John Williams

You don’t have to be a classical music lover to be able to identify famous music masterpieces. Sometimes all you have to do is go to the movies (or watch Bugs Bunny cartoons).   It is the outlet that exposes the majority of the population to this genre of music.
In my lifetime I don’t think there will be any greater composer of film scores than John Williams.  

I was lucky enough to be able to see him conduct the Milwaukee Symphony Orchestra last Saturday night.  The concert was so popular that it sold out within 4 hours of tickets going on sale. Yeah…..I missed the boat and didn’t get a ticket.  Its not like you can go and find classical music ticket scalpers that easy.

Friday, one hour before the box office closed, I saw a post on facebook that 30 seats had been released and were available til 5pm.  I crossed my fingers and dialed the phone.  Success! !  I got a seat in the 2nd row.  That’s a lot closer than I’m used to sitting.  It feels like you are sitting at the feet of the musicians.  However I think it was a better deal that I missed out and got in on the extra sale because I figure I probably would have been in the balcony so far back that you cant see a thing and it feels like you’re just listening to loud music.  So sitting I the 2nd row was a blessing in disguise.  I could really see him conducting and commanding the notes to flow from the instruments the way that he wanted them to.

Its hard to pick a popular movie without John Williams putting his musical mark on it.   According to the Milwaukee Journal Sentinel article, John Williams wrote the film scores for all but one of Steven Spielberg’s movies.  How exclusive !

The listing of songs, was not initially what I had thought it would be.  I was not complaining though as the number of film scores he wrote is more than I can count.  It must be difficult to decide what to play from city to city.   I made a list of movies that I have seen, but this is not even half of what he has done.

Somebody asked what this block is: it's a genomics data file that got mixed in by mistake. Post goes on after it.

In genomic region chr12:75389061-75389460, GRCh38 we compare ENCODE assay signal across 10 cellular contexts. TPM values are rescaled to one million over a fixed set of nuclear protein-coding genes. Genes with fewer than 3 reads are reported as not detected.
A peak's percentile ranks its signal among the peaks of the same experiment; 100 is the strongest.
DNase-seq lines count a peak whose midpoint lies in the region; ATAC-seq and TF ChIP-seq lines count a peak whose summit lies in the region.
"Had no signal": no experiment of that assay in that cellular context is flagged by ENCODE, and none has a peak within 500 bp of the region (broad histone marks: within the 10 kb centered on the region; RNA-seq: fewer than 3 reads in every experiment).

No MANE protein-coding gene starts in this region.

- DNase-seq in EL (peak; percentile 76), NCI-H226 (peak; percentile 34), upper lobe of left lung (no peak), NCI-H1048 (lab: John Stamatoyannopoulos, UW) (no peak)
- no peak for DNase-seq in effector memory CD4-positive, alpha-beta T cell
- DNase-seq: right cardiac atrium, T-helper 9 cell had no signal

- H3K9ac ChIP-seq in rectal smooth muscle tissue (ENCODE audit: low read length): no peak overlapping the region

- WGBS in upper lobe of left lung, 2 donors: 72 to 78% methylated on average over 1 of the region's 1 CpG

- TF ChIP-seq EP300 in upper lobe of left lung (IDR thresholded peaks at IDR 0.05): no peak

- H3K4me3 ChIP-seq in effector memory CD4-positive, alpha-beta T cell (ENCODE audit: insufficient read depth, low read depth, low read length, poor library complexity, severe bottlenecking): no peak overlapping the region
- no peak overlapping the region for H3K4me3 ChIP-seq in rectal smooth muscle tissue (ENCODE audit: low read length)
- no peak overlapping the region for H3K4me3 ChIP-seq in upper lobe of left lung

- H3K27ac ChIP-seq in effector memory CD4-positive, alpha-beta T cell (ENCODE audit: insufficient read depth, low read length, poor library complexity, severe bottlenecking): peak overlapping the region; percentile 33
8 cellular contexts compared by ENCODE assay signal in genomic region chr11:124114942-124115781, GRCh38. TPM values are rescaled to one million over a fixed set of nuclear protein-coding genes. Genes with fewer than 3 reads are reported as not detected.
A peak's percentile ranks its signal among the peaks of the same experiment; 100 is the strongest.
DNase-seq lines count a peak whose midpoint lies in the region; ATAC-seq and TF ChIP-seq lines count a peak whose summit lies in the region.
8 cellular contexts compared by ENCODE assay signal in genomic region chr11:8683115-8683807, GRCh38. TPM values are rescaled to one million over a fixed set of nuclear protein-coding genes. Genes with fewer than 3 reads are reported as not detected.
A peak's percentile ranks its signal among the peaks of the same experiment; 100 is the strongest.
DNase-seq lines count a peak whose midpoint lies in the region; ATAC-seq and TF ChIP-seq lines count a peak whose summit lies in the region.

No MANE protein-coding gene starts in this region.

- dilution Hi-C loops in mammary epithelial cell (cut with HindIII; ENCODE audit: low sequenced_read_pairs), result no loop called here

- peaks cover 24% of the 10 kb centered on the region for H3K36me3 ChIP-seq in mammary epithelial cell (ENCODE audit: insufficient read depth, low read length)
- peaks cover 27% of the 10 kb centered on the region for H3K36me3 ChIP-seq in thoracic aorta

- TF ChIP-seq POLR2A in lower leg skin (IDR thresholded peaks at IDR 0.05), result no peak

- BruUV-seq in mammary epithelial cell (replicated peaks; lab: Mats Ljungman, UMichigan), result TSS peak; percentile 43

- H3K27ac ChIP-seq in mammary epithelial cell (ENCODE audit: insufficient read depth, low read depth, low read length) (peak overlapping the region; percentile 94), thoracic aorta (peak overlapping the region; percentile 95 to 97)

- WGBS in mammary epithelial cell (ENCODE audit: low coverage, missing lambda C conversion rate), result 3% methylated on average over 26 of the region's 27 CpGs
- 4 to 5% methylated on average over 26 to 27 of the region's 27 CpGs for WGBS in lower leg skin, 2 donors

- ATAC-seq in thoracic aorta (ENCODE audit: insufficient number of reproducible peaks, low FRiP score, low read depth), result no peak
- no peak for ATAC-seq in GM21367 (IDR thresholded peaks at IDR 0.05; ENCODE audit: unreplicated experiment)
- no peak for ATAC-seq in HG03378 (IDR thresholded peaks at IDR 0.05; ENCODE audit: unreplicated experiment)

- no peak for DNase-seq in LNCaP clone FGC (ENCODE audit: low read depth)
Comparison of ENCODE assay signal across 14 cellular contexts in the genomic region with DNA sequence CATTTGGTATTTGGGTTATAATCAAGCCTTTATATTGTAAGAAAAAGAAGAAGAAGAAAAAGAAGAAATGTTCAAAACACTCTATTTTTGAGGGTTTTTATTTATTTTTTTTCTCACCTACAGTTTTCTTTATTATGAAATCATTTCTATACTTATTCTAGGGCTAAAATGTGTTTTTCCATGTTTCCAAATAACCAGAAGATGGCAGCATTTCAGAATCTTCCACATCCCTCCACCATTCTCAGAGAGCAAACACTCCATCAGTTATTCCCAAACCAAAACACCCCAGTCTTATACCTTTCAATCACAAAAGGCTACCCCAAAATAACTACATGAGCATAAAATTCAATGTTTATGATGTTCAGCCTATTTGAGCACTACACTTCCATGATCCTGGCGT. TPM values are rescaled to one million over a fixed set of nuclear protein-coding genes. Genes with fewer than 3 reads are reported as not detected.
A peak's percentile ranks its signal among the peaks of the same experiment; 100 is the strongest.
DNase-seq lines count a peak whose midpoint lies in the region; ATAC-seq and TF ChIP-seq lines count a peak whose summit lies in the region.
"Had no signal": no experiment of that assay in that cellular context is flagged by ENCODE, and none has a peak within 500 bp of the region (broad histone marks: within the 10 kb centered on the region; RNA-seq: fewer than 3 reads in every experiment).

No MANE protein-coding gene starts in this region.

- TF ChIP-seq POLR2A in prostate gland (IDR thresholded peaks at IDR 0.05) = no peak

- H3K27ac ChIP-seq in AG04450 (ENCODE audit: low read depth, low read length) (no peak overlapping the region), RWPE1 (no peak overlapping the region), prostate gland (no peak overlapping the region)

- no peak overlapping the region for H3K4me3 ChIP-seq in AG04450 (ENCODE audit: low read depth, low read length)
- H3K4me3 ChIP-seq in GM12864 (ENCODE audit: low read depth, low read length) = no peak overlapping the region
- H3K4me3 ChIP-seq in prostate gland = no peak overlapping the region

1. The Towering Inferno
  2. Jaws 1 & 2
  3. Star Wars  (all 6 and including the next in the series #7)
  4. Close Encounters of the Third Kind
  5. Superman
  6. All the Indiana Jones Movies
  7. E.T.
  8. Space Camp
  9. Hook
  10. Jurassic Park
  11. Schindler’s List
  12. Saving Private Ryan
  13. Fiddler on the Roof
  14. Harry Potter and the Sorcerer’s Stone, Chamber of Secrets, Prisoner of Azkaban
  15. Catch Me If You Can
  16. Lincoln
  17. The Book Thief

This is what Saturday’s line up actually contained. 

 

 

John Williams 1

Normally, during the concert I’ll watch my favorite musicians.  But this time I couldn’t see many of them so I just kept on watching John Williams.   He didn’t spend a lot of time talking to the audience, but when he did he had witty anecdotes such as when Steven Spielberg and he watched Schindler’s List together.  Williams said to Spielberg after a quiet moment alone that he deserved a better composer for such a compelling film.  Spielberg agreed…. and then added, that anyone better (than Williams) was dead. 

It’s different to hear film scores as opposed to going to hear a regular symphony.  My mind wanders all over at regular symphonic concerts.  I think that’s what makes classical music so appealing to me is because I can take a walk through my mind and day dream for 2 hours.  But with the film scores, my mind becomes the movie screen and once again I’m a little kid at the theater watching (and crying) through E.T. or I’m running along side Dr. Jones trying to escape the gigantic boulder.  

He came out for 2 encores.  First he played a song he composed called With Malice Towards None from the film Lincoln and it was at that time that he played his most popular themes- The Imperial March (Darth Vader’s Theme) and Indiana Jones.   It was fantastically amazing.  I’ve heard the Milwaukee Symphony Orchestra play these before, but to hear it come from the man whose mind created these songs was indescribable.  

I will not soon forget this concert.  It’s hard to say it tops seeing Itzhak Perlman play, or hearing my favorite symphony “The Rite of Spring” live because those experiences are all so different compared to going specifically to see a composer conducting.  All I know is that I haven’t stopped talking about it since that night.  

What I didn’t expect was to see the Stage Door outside barricaded.  There were dozens of fans, and more arriving as I was leaving, standing outside waiting to see him.  Most were holding Star Wars memorabilia.  I tried to imagine if this is what it would have been like during Mozart’s time with people scrambling to get seats to see him.  

John Williams is 82 years old.  His full biography, discography and compositions can be found at this link.

 

 

John Williams 2

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